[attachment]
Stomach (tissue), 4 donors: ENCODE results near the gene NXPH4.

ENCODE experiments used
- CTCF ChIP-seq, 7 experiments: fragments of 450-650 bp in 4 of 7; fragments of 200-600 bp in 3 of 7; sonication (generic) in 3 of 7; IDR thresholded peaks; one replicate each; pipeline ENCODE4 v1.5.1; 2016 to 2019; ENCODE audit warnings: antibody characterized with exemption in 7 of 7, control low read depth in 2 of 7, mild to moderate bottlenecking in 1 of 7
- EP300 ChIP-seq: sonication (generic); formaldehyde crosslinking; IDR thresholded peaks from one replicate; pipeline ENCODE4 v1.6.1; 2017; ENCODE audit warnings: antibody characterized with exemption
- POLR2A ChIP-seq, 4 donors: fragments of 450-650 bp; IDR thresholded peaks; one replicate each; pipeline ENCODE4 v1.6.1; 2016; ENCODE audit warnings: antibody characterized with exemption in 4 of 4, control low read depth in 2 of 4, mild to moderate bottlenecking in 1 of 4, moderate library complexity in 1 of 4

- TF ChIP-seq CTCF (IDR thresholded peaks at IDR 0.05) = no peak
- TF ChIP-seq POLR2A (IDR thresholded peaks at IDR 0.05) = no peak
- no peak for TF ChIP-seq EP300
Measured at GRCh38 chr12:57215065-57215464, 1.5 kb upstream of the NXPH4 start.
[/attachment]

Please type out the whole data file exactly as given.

Stomach (tissue), 4 donors: ENCODE results near the gene NXPH4.

ENCODE experiments used
- CTCF ChIP-seq, 7 experiments: fragments of 450-650 bp in 4 of 7; fragments of 200-600 bp in 3 of 7; sonication (generic) in 3 of 7; IDR thresholded peaks; one replicate each; pipeline ENCODE4 v1.5.1; 2016 to 2019; ENCODE audit warnings: antibody characterized with exemption in 7 of 7, control low read depth in 2 of 7, mild to moderate bottlenecking in 1 of 7
- EP300 ChIP-seq: sonication (generic); formaldehyde crosslinking; IDR thresholded peaks from one replicate; pipeline ENCODE4 v1.6.1; 2017; ENCODE audit warnings: antibody characterized with exemption
- POLR2A ChIP-seq, 4 donors: fragments of 450-650 bp; IDR thresholded peaks; one replicate each; pipeline ENCODE4 v1.6.1; 2016; ENCODE audit warnings: antibody characterized with exemption in 4 of 4, control low read depth in 2 of 4, mild to moderate bottlenecking in 1 of 4, moderate library complexity in 1 of 4

- TF ChIP-seq CTCF (IDR thresholded peaks at IDR 0.05) = no peak
- TF ChIP-seq POLR2A (IDR thresholded peaks at IDR 0.05) = no peak
- no peak for TF ChIP-seq EP300
Measured at GRCh38 chr12:57215065-57215464, 1.5 kb upstream of the NXPH4 start.